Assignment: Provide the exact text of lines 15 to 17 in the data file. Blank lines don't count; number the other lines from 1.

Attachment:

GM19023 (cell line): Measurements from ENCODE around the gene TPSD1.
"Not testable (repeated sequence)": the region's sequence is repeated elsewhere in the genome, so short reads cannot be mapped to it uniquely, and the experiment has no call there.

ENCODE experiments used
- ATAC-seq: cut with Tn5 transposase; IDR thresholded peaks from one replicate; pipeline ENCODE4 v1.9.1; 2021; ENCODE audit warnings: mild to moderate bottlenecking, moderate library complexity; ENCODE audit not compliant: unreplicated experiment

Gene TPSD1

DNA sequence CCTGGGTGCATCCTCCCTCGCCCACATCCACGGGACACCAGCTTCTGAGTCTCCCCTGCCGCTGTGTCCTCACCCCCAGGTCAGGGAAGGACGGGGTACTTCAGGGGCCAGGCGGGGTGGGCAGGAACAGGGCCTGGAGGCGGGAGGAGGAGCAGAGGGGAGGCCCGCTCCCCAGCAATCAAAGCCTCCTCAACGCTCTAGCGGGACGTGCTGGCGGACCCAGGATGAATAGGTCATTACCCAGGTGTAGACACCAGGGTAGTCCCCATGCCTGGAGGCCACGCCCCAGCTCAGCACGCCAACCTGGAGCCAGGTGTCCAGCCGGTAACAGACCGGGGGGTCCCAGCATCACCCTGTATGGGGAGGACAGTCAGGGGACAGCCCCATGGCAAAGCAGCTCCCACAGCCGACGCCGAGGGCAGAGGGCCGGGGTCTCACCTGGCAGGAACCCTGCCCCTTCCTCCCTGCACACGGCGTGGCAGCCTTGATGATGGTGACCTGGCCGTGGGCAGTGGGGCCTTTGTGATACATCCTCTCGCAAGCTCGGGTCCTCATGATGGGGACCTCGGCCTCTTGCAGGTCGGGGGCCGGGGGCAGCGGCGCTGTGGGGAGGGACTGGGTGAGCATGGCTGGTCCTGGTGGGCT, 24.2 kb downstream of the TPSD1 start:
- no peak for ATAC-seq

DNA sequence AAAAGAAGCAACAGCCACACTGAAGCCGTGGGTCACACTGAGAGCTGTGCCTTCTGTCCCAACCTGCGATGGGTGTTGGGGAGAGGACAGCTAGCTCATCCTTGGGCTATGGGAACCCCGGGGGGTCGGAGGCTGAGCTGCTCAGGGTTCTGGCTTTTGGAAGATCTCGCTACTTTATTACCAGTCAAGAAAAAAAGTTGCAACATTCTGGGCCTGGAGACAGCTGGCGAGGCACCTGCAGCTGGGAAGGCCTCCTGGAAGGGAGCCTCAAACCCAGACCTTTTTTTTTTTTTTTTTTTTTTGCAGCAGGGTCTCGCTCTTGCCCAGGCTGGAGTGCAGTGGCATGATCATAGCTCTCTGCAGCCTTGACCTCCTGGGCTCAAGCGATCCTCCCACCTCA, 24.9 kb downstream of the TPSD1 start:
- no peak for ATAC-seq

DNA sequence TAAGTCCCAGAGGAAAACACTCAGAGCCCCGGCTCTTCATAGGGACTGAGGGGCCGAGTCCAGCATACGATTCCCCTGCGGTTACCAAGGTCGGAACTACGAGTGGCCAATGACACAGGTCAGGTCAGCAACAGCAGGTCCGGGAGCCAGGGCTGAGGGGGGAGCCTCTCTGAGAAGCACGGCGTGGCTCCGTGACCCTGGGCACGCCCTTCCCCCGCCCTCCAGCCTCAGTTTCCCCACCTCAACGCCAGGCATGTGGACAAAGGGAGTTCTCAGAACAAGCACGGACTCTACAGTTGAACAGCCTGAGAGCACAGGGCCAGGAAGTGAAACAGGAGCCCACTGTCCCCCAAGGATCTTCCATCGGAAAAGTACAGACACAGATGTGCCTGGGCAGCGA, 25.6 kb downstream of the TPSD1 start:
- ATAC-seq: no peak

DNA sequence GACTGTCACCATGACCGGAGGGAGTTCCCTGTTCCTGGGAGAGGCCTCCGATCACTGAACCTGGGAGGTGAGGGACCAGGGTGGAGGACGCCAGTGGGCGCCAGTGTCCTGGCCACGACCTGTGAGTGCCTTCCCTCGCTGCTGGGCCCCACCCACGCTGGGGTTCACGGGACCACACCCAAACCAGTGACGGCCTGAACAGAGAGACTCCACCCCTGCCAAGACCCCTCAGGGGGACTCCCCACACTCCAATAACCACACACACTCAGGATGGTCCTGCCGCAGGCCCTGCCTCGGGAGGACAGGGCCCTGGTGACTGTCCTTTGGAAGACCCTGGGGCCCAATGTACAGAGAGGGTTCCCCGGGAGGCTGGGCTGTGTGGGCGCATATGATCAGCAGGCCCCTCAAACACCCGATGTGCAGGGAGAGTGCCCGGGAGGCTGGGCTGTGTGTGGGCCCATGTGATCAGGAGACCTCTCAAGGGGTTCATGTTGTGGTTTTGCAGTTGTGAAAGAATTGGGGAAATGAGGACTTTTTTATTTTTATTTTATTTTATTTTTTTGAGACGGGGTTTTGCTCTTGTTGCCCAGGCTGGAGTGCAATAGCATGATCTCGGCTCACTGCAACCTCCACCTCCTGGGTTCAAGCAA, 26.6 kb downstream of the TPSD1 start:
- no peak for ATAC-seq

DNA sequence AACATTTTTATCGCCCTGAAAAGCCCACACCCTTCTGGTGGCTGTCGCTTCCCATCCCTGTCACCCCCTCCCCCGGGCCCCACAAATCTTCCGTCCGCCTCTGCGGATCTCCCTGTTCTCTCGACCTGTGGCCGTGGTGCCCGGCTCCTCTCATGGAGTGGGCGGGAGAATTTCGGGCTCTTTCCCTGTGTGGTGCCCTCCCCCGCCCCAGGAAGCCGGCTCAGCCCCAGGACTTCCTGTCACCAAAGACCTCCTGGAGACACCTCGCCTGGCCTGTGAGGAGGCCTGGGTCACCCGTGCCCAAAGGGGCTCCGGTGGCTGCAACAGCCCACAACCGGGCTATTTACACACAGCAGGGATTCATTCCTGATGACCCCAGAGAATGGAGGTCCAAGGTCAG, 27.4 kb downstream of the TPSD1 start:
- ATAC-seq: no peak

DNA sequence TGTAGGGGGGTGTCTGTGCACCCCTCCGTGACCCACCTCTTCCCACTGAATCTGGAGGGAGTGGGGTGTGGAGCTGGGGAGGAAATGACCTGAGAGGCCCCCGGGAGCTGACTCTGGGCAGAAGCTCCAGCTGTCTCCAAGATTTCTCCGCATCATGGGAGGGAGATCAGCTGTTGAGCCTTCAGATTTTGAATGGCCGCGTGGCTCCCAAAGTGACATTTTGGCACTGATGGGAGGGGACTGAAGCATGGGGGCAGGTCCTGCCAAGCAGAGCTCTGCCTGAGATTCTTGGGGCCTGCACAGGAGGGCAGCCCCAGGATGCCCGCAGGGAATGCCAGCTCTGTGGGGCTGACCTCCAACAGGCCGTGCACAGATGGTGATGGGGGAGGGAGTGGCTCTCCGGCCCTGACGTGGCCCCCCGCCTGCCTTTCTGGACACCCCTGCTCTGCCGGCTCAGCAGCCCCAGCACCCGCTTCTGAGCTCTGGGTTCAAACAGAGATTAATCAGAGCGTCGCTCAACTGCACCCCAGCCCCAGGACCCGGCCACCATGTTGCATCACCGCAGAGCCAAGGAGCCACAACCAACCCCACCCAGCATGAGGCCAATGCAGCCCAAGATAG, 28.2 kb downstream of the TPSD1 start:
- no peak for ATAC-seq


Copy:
- ATAC-seq: no peak

DNA sequence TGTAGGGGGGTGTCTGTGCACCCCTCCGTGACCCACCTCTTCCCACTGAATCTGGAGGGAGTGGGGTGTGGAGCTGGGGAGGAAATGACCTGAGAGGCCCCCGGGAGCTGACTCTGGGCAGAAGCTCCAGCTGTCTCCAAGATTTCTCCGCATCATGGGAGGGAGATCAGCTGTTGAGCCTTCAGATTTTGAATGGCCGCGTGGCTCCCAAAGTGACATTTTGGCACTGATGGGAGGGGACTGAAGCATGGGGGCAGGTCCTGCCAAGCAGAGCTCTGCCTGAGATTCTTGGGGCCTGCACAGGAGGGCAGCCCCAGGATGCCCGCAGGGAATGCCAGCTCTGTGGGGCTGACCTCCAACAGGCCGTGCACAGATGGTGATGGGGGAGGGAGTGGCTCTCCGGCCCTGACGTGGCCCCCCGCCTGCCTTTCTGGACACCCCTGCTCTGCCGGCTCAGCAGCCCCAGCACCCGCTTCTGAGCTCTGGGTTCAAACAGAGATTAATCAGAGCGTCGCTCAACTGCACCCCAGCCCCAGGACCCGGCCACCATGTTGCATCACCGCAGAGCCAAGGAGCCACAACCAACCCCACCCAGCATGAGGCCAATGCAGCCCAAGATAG, 28.2 kb downstream of the TPSD1 start:
- no peak for ATAC-seq